The Top Cyberthreats that SMBs Should Look out for

When we hear about cyberattacks in the news, the vast majority are against large enterprises that have national or international brand recognition. This might make some assume that smaller businesses aren’t a target, but that misconception couldn’t be further from the truth. In fact, 43% of all data breaches involve SMBs. Why? Because while larger targets may yield more loot, they’re a lot harder to penetrate. For cyberattackers, their favorite targets are those they consider low hanging fruit, the ones where they can secure small (but not insignificant) gains with little effort and minimal public dust-up.

Many SMBs aren’t equipped with the right defenses to mitigate the threats, and the bad guys know it. What’s more, many don’t have the resources to weather a significant breach. In fact, 60% of small businesses go out of businesses within six months of a cyberattack. A frightening statistic to be sure, but one that can be addressed through awareness, education and the right tools. In this article, we’ll take a look at the top cybersecurity threats SMBs should be aware of and ways they can safeguard their businesses to prevent a major loss.


Ransomware is the number one threat facing SMBs today, with data showing 82% of ransomware attacks target small businesses. One of the most pernicious threats, ransomware leverages malicious code to encrypt a company’s data, making it nearly impossible to retrieve without a key. And of course, companies must pay handsomely to get the key from the attackers.

The main avenue ransomware uses to gain access to a company’s data is via remote desktop protocol (RDP) compromise since more people are working from home. Additional attack vectors ransomware groups like to use include phishing and social engineering. More on those later.

How to combat

  • Make sure all employees adhere to a strong password protocol.
  • Back up all of your data regularly.
  • Maintain a strong cyber hygiene routine – update and patch all of your devices and software regularly.
  • Install endpoint protection software like antivirus and anti-malware.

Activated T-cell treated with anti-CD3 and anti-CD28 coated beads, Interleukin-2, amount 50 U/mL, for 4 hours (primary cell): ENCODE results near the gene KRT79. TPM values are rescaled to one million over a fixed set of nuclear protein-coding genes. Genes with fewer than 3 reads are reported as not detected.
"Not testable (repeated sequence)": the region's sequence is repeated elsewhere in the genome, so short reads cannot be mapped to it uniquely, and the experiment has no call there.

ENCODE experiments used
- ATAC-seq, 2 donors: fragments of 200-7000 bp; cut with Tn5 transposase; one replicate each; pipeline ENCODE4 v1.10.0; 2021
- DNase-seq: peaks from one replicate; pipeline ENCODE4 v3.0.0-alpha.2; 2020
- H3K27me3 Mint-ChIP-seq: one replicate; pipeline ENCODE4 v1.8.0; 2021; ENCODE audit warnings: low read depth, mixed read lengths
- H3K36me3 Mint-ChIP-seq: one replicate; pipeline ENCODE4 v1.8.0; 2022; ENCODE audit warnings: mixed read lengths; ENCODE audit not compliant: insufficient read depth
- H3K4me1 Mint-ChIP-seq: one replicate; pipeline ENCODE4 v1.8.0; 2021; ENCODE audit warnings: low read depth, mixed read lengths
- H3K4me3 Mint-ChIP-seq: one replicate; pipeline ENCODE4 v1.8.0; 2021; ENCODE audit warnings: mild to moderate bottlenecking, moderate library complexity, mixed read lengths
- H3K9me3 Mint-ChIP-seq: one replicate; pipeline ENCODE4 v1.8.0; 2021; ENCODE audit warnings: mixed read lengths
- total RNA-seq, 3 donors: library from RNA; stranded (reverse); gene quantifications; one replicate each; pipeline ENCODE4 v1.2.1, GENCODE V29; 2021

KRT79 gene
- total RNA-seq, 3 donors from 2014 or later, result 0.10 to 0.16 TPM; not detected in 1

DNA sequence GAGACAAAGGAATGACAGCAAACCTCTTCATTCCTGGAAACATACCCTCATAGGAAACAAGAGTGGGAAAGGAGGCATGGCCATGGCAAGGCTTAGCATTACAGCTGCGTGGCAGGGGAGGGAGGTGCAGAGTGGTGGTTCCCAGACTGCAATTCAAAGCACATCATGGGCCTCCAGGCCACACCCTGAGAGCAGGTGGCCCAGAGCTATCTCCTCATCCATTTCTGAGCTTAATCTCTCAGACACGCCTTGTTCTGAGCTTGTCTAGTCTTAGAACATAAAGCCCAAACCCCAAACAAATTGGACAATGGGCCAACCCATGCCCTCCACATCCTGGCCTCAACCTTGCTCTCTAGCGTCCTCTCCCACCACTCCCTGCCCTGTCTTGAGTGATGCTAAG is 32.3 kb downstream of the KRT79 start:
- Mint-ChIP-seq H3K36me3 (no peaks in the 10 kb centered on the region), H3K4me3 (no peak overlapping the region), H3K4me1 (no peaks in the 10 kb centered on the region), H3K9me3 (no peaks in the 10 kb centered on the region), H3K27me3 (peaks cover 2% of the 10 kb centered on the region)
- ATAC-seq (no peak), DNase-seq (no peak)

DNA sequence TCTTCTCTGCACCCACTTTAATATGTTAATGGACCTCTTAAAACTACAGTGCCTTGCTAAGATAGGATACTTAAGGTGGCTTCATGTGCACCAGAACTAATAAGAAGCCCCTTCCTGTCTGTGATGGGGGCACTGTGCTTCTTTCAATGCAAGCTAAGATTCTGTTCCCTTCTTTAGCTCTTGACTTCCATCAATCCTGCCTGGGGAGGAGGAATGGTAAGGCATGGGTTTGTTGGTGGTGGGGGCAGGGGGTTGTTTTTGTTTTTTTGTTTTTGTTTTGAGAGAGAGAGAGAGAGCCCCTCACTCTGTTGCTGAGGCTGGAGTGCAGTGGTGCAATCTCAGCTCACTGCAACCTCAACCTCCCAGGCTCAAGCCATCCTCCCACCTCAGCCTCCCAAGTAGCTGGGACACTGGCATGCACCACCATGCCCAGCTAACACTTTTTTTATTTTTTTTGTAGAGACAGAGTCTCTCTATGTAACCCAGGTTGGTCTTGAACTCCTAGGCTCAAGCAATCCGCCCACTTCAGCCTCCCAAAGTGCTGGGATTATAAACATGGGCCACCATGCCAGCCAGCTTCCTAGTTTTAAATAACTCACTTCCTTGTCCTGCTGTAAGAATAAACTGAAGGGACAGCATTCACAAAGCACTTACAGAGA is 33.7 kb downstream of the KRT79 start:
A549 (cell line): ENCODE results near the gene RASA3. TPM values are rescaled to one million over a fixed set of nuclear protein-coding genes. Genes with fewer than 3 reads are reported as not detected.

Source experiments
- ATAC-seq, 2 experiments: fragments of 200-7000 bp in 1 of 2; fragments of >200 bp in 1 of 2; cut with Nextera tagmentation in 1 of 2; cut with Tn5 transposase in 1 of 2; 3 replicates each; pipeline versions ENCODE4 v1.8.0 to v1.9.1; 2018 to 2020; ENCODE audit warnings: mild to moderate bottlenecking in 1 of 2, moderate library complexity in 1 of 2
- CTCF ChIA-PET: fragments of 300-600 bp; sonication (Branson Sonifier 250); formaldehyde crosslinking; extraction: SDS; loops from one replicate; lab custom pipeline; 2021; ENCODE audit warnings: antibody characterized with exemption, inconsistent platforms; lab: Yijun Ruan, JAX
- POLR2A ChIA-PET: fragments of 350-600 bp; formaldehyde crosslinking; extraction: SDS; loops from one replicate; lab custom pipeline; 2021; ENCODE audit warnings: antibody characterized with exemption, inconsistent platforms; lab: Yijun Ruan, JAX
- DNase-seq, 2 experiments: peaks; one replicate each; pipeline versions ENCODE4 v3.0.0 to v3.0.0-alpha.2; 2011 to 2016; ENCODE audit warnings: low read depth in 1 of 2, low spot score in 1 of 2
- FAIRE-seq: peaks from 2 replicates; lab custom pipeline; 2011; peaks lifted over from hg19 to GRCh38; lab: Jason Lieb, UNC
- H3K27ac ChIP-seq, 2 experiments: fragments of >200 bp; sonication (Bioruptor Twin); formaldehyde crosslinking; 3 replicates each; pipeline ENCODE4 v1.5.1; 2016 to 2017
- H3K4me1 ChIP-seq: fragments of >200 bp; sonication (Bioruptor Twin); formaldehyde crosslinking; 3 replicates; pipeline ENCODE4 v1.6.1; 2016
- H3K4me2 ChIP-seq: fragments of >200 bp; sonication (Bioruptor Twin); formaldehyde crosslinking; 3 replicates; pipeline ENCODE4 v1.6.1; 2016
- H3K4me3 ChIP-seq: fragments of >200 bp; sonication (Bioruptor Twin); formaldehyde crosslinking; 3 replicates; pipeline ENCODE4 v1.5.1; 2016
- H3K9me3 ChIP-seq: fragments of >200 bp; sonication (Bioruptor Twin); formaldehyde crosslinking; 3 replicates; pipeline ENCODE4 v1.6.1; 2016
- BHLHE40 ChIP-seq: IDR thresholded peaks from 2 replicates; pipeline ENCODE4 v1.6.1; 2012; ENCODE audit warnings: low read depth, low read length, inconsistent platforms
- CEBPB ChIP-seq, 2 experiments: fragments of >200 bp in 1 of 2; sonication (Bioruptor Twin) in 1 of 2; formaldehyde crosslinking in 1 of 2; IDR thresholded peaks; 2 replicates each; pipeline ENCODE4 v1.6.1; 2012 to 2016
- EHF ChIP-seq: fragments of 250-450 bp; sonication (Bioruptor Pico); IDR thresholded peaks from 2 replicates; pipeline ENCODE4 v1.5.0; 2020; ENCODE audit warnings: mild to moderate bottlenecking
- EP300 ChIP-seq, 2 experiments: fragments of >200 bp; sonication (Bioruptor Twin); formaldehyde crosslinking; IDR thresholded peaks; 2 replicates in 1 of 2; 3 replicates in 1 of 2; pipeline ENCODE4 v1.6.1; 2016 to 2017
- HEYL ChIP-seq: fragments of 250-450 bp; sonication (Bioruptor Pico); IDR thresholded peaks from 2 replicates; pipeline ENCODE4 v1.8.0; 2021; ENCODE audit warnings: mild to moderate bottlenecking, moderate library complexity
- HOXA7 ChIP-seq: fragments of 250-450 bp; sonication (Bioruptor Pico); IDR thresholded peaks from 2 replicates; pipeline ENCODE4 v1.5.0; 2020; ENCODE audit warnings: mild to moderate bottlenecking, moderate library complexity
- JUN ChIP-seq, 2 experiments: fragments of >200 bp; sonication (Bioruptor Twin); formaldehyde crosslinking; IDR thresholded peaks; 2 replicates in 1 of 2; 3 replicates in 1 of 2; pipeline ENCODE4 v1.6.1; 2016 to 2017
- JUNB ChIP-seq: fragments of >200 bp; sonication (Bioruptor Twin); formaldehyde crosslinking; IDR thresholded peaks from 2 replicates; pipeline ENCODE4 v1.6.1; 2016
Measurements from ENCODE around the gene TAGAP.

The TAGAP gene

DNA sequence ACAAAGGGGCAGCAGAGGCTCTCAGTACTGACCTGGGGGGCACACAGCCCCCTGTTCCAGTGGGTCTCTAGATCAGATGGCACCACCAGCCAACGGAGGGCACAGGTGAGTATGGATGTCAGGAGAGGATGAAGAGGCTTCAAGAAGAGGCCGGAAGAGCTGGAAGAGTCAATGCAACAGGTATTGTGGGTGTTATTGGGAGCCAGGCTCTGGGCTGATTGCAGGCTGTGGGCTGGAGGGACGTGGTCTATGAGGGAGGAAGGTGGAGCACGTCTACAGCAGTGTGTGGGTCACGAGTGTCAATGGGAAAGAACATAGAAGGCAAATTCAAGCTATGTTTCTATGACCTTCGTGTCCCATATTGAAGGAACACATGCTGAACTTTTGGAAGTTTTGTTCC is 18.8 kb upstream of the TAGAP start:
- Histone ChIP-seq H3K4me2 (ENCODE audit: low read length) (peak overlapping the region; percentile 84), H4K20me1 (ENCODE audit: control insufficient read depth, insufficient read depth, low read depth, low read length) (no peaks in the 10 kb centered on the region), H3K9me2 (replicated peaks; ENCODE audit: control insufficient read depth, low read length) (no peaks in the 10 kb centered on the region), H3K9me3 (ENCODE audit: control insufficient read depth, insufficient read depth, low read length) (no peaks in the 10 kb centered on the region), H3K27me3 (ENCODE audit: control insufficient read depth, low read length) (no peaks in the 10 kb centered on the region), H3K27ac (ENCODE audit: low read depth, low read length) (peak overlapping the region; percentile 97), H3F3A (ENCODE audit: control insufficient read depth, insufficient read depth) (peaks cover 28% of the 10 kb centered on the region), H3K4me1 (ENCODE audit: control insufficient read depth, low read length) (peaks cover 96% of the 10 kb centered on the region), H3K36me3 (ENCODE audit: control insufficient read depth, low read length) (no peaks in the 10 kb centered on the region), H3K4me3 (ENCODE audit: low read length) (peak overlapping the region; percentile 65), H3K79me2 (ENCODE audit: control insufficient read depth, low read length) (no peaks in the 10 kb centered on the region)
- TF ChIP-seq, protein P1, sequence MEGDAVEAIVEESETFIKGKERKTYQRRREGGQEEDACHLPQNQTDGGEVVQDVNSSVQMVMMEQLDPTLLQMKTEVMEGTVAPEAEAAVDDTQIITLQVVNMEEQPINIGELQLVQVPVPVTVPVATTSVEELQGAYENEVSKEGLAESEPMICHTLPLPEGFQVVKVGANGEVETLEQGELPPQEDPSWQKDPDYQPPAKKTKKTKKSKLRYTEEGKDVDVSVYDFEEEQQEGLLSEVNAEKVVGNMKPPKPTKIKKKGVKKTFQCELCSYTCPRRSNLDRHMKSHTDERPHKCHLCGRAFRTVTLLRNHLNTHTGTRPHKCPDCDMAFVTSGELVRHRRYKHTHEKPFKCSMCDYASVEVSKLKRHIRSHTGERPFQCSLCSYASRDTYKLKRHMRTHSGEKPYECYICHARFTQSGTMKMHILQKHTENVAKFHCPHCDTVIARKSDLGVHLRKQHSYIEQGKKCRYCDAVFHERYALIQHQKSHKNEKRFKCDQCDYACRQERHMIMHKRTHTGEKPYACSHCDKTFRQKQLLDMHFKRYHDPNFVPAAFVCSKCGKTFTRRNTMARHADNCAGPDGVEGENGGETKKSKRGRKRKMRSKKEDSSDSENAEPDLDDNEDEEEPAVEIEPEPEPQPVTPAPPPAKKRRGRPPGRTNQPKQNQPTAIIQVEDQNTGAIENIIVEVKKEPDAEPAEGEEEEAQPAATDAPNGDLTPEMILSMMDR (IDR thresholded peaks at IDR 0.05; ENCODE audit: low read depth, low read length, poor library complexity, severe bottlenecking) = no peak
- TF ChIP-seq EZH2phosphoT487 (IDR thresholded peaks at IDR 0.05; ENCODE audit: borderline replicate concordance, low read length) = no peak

Phishing and Business Email Compromise Attacks

Phishing is a type of social engineering attack that continues to be a favorite tactic among cybercriminals because it’s easy to do and people keep falling for it. Last year, it comprised 23.7% of SMB cyberattacks.

Here’s how it works: the threat actor sends what appears to be a legitimate email or text from a company, partner, etc., which includes a malicious link. The link may install malware that allows attackers to control a victim’s computer and eventually gain access to the company’s sensitive data. It could also use HTTPS phishing, where the link takes the victim to a fraudulent (but legitimate-looking) website to fill out a form that asks for personal information (i.e., Social Security number, credit card information, etc.).

In a similar vein, business email compromise (BEC) attacks resulted in losses of close to $2.4 billion in 2021. A BEC attack is a form of spear phishing that happens when a cybercriminal impersonates or compromises an executive’s email account. The goal is to trick employees or vendors into wiring payments for good or services.

How to combat

  • Use multi-factor authentication (MFA) on all email accounts.
  • Conduct regular and rigorous cybersecurity awareness trainings with employees, making sure to includes strategies on how to identify phishing scams.
  • Look into purchasing anti-phishing software.

Insider Threats and Data Leaks

Perhaps one of the scariest tropes in cinema is when a young babysitter is terrorized by creepy phone calls, only to find out the threat is coming from inside the house. It’s scary because someone’s home is supposed to be a safe, protected space.

In business, often the biggest threat can be “inside the house”— someone whom you’ve hired and entrusted with sensitive data. While many of these insider threats are the result of negligence (i.e. an employee falls victim to a phishing scam), there are some instituted by those who wish to cause harm to the business. Insiders with malintent will exfiltrate important data for financial gain or a competitive edge or edit/delete data to retaliate for some real or perceived slight.

How to combat

  • Institute the principle of least privilege, where employees have access only to the data and systems needed to do their jobs. You can also look into a privileged access management (PAM) system to support your efforts.
  • Maintain strong and clear security policies to ensure no employee, vendor or contractor has any doubt about acceptable security behavior.

Getting help for your cybersecurity needs

This article only scratches the surface of the types of threats small- and medium-sized businesses face. Given all the different attack strategies and vectors, it can be overwhelming for SMBs that don’t have a dedicated security team at the ready. This is when it’s helpful to look for partners that can use their cybersecurity expertise and services to craft an approach that’s right for you.

Managed security services providers (MSSPs) can remove the burden of monitoring, detecting and remediating threats so you can focus on your core business objectives. With solutions like endpoint detection and response (EDR) and managed detection and response (MDR), they can gather and analyze data to quickly identify threats across your environment and provide a rapid response.

If you’re looking to get additional support for your cybersecurity needs, check out this eBook, which offers a deep dive into MSSPs, their services and how to choose one that best fits your business needs.

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